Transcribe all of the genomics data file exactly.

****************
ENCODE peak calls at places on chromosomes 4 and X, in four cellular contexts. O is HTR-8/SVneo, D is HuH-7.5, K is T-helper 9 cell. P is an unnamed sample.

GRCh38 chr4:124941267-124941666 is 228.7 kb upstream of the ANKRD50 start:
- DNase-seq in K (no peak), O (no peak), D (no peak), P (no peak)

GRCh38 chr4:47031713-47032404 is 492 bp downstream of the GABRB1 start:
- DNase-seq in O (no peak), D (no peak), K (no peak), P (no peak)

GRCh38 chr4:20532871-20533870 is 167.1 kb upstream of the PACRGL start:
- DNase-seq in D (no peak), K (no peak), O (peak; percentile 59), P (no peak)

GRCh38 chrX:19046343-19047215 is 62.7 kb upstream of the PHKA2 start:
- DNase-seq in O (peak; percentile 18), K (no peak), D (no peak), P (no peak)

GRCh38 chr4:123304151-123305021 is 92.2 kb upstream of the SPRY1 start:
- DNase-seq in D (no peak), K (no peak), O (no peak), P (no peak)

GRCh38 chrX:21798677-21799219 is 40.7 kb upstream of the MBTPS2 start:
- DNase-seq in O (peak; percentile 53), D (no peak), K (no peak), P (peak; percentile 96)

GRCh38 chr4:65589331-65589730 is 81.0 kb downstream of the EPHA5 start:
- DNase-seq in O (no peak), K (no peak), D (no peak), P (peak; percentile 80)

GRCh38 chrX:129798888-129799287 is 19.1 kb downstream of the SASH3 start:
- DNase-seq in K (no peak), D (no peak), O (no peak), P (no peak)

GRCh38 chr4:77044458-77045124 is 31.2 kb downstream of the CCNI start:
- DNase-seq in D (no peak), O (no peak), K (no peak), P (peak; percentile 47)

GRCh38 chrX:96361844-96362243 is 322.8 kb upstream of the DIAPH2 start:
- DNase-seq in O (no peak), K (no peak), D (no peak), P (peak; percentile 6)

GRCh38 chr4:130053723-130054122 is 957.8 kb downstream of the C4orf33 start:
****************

ENCODE peak calls at places on chromosomes 4 and X, in four cellular contexts. O is HTR-8/SVneo, D is HuH-7.5, K is T-helper 9 cell. P is an unnamed sample.

GRCh38 chr4:124941267-124941666 is 228.7 kb upstream of the ANKRD50 start:
- DNase-seq in K (no peak), O (no peak), D (no peak), P (no peak)

GRCh38 chr4:47031713-47032404 is 492 bp downstream of the GABRB1 start:
- DNase-seq in O (no peak), D (no peak), K (no peak), P (no peak)

GRCh38 chr4:20532871-20533870 is 167.1 kb upstream of the PACRGL start:
- DNase-seq in D (no peak), K (no peak), O (peak; percentile 59), P (no peak)

GRCh38 chrX:19046343-19047215 is 62.7 kb upstream of the PHKA2 start:
- DNase-seq in O (peak; percentile 18), K (no peak), D (no peak), P (no peak)

GRCh38 chr4:123304151-123305021 is 92.2 kb upstream of the SPRY1 start:
- DNase-seq in D (no peak), K (no peak), O (no peak), P (no peak)

GRCh38 chrX:21798677-21799219 is 40.7 kb upstream of the MBTPS2 start:
- DNase-seq in O (peak; percentile 53), D (no peak), K (no peak), P (peak; percentile 96)

GRCh38 chr4:65589331-65589730 is 81.0 kb downstream of the EPHA5 start:
- DNase-seq in O (no peak), K (no peak), D (no peak), P (peak; percentile 80)

GRCh38 chrX:129798888-129799287 is 19.1 kb downstream of the SASH3 start:
- DNase-seq in K (no peak), D (no peak), O (no peak), P (no peak)

GRCh38 chr4:77044458-77045124 is 31.2 kb downstream of the CCNI start:
- DNase-seq in D (no peak), O (no peak), K (no peak), P (peak; percentile 47)

GRCh38 chrX:96361844-96362243 is 322.8 kb upstream of the DIAPH2 start:
- DNase-seq in O (no peak), K (no peak), D (no peak), P (peak; percentile 6)

GRCh38 chr4:130053723-130054122 is 957.8 kb downstream of the C4orf33 start: